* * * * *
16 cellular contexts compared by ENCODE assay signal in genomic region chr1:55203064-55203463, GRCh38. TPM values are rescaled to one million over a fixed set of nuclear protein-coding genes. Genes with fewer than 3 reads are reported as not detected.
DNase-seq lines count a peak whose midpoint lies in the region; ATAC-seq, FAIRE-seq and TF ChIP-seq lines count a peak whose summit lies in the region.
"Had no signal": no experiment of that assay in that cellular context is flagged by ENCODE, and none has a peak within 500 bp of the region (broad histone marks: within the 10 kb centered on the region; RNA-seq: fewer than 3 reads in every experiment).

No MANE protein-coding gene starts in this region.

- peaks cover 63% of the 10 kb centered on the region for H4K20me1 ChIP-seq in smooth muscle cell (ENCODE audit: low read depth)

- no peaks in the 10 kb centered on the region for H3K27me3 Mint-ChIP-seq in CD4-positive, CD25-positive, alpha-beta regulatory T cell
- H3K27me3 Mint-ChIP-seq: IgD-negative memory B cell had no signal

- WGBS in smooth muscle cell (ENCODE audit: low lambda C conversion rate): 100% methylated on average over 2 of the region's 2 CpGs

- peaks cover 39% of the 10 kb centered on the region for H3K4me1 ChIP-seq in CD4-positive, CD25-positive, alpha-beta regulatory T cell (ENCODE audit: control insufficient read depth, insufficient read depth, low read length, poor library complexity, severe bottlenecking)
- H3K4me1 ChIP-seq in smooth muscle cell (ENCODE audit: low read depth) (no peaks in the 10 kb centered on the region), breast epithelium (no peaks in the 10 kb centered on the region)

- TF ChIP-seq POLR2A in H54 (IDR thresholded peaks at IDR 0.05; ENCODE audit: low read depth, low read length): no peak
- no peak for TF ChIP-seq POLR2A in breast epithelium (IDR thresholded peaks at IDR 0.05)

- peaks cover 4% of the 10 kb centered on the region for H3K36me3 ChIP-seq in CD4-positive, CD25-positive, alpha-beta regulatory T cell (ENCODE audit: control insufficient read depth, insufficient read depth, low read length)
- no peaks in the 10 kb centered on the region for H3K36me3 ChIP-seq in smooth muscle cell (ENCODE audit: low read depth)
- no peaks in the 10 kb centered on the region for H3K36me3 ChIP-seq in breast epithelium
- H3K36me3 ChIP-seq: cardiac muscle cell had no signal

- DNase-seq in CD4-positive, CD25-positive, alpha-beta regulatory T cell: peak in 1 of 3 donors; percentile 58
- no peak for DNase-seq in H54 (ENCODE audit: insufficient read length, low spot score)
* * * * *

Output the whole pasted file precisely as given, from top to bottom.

16 cellular contexts compared by ENCODE assay signal in genomic region chr1:55203064-55203463, GRCh38. TPM values are rescaled to one million over a fixed set of nuclear protein-coding genes. Genes with fewer than 3 reads are reported as not detected.
DNase-seq lines count a peak whose midpoint lies in the region; ATAC-seq, FAIRE-seq and TF ChIP-seq lines count a peak whose summit lies in the region.
"Had no signal": no experiment of that assay in that cellular context is flagged by ENCODE, and none has a peak within 500 bp of the region (broad histone marks: within the 10 kb centered on the region; RNA-seq: fewer than 3 reads in every experiment).

No MANE protein-coding gene starts in this region.

- peaks cover 63% of the 10 kb centered on the region for H4K20me1 ChIP-seq in smooth muscle cell (ENCODE audit: low read depth)

- no peaks in the 10 kb centered on the region for H3K27me3 Mint-ChIP-seq in CD4-positive, CD25-positive, alpha-beta regulatory T cell
- H3K27me3 Mint-ChIP-seq: IgD-negative memory B cell had no signal

- WGBS in smooth muscle cell (ENCODE audit: low lambda C conversion rate): 100% methylated on average over 2 of the region's 2 CpGs

- peaks cover 39% of the 10 kb centered on the region for H3K4me1 ChIP-seq in CD4-positive, CD25-positive, alpha-beta regulatory T cell (ENCODE audit: control insufficient read depth, insufficient read depth, low read length, poor library complexity, severe bottlenecking)
- H3K4me1 ChIP-seq in smooth muscle cell (ENCODE audit: low read depth) (no peaks in the 10 kb centered on the region), breast epithelium (no peaks in the 10 kb centered on the region)

- TF ChIP-seq POLR2A in H54 (IDR thresholded peaks at IDR 0.05; ENCODE audit: low read depth, low read length): no peak
- no peak for TF ChIP-seq POLR2A in breast epithelium (IDR thresholded peaks at IDR 0.05)

- peaks cover 4% of the 10 kb centered on the region for H3K36me3 ChIP-seq in CD4-positive, CD25-positive, alpha-beta regulatory T cell (ENCODE audit: control insufficient read depth, insufficient read depth, low read length)
- no peaks in the 10 kb centered on the region for H3K36me3 ChIP-seq in smooth muscle cell (ENCODE audit: low read depth)
- no peaks in the 10 kb centered on the region for H3K36me3 ChIP-seq in breast epithelium
- H3K36me3 ChIP-seq: cardiac muscle cell had no signal

- DNase-seq in CD4-positive, CD25-positive, alpha-beta regulatory T cell: peak in 1 of 3 donors; percentile 58
- no peak for DNase-seq in H54 (ENCODE audit: insufficient read length, low spot score)